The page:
- Reduce U.S. foreign aid to Israel and Egypt. Israel and Egypt each receive more than $2 billion in U.S. taxpayer military and economic support each year. Considering the huge military budgets of these two nations and the elimination of the Soviet threat in the Middle East, the case for massive U.S. assistance has been substantially reduced. Annual savings: $2 billion.

- Cancel the supercollider and the space station. Increasingly, the scientific community is questioning the potential benefits to science and research of the supercollider and the space station. The scientific value of the space station's manned missions to the moon and Mars are not expected to come close to matching its $10 billion-plus, five-year price tag, according to the CBO, the National Research Institute, and the Office of Technology Assessment. Annual savings: $3 billion.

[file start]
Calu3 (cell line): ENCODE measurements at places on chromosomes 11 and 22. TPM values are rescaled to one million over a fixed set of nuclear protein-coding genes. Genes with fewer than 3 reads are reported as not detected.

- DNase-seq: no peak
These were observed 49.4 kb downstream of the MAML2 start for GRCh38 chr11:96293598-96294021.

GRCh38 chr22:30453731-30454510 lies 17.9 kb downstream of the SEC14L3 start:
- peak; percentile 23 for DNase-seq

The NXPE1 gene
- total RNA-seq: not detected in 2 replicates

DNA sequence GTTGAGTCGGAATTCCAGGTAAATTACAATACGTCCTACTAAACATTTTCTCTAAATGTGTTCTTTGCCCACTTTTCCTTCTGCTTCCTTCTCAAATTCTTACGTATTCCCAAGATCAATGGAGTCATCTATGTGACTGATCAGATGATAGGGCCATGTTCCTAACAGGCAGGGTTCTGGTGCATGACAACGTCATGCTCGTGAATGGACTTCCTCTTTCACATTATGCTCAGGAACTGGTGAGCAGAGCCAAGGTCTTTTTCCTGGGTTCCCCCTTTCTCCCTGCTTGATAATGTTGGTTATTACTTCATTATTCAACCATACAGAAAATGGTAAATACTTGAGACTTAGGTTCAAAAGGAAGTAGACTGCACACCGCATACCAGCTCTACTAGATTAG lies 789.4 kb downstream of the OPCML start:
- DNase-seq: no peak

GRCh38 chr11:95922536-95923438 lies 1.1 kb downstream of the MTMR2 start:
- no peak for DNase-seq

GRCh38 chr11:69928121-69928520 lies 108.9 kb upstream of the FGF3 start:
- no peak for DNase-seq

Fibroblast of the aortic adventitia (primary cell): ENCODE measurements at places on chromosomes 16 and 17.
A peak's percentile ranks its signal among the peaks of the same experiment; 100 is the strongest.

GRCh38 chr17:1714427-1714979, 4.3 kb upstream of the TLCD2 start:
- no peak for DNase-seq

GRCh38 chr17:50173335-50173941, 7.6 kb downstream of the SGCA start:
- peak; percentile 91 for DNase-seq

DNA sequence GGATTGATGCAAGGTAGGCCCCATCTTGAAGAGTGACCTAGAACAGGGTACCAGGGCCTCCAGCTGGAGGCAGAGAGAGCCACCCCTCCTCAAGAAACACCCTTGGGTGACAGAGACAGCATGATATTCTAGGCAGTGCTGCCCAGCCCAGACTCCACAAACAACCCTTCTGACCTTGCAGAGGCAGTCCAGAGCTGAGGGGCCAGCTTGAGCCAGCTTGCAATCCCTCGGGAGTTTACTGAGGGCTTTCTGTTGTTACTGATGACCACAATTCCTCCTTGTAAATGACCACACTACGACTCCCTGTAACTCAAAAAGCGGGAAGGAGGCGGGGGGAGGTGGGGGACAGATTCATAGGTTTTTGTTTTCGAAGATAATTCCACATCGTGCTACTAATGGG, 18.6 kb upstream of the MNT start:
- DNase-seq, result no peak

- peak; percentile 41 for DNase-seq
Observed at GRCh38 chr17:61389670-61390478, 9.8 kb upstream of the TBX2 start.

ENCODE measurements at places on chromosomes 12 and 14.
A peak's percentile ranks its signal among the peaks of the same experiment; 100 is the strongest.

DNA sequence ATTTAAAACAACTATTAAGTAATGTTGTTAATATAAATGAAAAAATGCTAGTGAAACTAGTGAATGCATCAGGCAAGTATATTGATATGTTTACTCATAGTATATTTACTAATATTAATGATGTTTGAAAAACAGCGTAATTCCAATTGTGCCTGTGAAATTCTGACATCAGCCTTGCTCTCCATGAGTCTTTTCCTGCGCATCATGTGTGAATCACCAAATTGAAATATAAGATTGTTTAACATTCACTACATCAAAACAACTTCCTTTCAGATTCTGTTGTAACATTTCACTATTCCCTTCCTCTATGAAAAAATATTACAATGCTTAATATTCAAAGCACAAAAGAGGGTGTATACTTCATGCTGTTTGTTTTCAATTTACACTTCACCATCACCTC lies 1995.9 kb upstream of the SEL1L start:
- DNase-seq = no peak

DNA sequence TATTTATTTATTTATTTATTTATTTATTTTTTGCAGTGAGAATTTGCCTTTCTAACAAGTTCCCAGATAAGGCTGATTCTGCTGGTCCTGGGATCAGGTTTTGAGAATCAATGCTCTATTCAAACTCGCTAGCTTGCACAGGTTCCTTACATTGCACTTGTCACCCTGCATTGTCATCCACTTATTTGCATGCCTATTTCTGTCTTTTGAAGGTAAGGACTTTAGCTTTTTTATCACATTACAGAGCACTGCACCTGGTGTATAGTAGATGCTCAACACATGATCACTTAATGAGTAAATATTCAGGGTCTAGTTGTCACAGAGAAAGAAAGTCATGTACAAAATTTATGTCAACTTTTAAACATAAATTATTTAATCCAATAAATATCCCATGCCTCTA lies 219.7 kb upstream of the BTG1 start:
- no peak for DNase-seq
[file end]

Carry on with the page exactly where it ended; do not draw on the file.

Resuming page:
- End Bureau of Reclamation water projects. The Bureau of Reclamation was formed in 1902 to promote the economic development of the arid West. After 90 years that mission has been accomplished -- often at the expense of the environment. Annual savings: $2 billion.

- Phase out all agriculture crop subsidies over five years. In the 1980s, farm subsidies were the fastest growth area in the entire budget, ballooning from $4 billion in 1980 to $30 billion in 1986. This year they will total $19 billion. These funds subsidize production of a whole range of commodities: cotton, wheat, wool, and corn. The Department of Agriculture concedes that two-thirds of the payments are made to the richest 15 percent of U.S. farmers. Annual savings: $9 billion.